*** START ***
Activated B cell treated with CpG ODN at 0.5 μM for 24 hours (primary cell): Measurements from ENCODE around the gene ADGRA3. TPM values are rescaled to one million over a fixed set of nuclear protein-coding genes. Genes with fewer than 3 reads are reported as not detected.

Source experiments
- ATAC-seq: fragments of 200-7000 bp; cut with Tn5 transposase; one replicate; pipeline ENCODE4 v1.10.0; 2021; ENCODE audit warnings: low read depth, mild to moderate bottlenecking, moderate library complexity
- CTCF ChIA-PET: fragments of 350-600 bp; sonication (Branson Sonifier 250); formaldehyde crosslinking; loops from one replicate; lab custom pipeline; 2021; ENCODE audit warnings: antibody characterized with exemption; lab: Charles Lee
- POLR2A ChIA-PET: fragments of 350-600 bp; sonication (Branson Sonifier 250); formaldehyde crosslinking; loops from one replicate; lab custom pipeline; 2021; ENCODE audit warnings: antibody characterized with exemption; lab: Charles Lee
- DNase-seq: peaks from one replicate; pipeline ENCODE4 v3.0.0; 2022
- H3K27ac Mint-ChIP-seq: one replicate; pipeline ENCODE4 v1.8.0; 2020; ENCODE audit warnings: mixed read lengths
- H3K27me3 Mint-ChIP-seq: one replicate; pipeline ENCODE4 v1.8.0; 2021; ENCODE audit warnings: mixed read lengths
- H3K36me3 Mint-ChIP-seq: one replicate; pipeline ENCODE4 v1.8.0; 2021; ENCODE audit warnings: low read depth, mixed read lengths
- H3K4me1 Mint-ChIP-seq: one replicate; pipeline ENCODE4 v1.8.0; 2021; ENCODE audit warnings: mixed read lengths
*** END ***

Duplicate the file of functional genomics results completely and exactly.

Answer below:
Activated B cell treated with CpG ODN at 0.5 μM for 24 hours (primary cell): Measurements from ENCODE around the gene ADGRA3. TPM values are rescaled to one million over a fixed set of nuclear protein-coding genes. Genes with fewer than 3 reads are reported as not detected.

Source experiments
- ATAC-seq: fragments of 200-7000 bp; cut with Tn5 transposase; one replicate; pipeline ENCODE4 v1.10.0; 2021; ENCODE audit warnings: low read depth, mild to moderate bottlenecking, moderate library complexity
- CTCF ChIA-PET: fragments of 350-600 bp; sonication (Branson Sonifier 250); formaldehyde crosslinking; loops from one replicate; lab custom pipeline; 2021; ENCODE audit warnings: antibody characterized with exemption; lab: Charles Lee
- POLR2A ChIA-PET: fragments of 350-600 bp; sonication (Branson Sonifier 250); formaldehyde crosslinking; loops from one replicate; lab custom pipeline; 2021; ENCODE audit warnings: antibody characterized with exemption; lab: Charles Lee
- DNase-seq: peaks from one replicate; pipeline ENCODE4 v3.0.0; 2022
- H3K27ac Mint-ChIP-seq: one replicate; pipeline ENCODE4 v1.8.0; 2020; ENCODE audit warnings: mixed read lengths
- H3K27me3 Mint-ChIP-seq: one replicate; pipeline ENCODE4 v1.8.0; 2021; ENCODE audit warnings: mixed read lengths
- H3K36me3 Mint-ChIP-seq: one replicate; pipeline ENCODE4 v1.8.0; 2021; ENCODE audit warnings: low read depth, mixed read lengths
- H3K4me1 Mint-ChIP-seq: one replicate; pipeline ENCODE4 v1.8.0; 2021; ENCODE audit warnings: mixed read lengths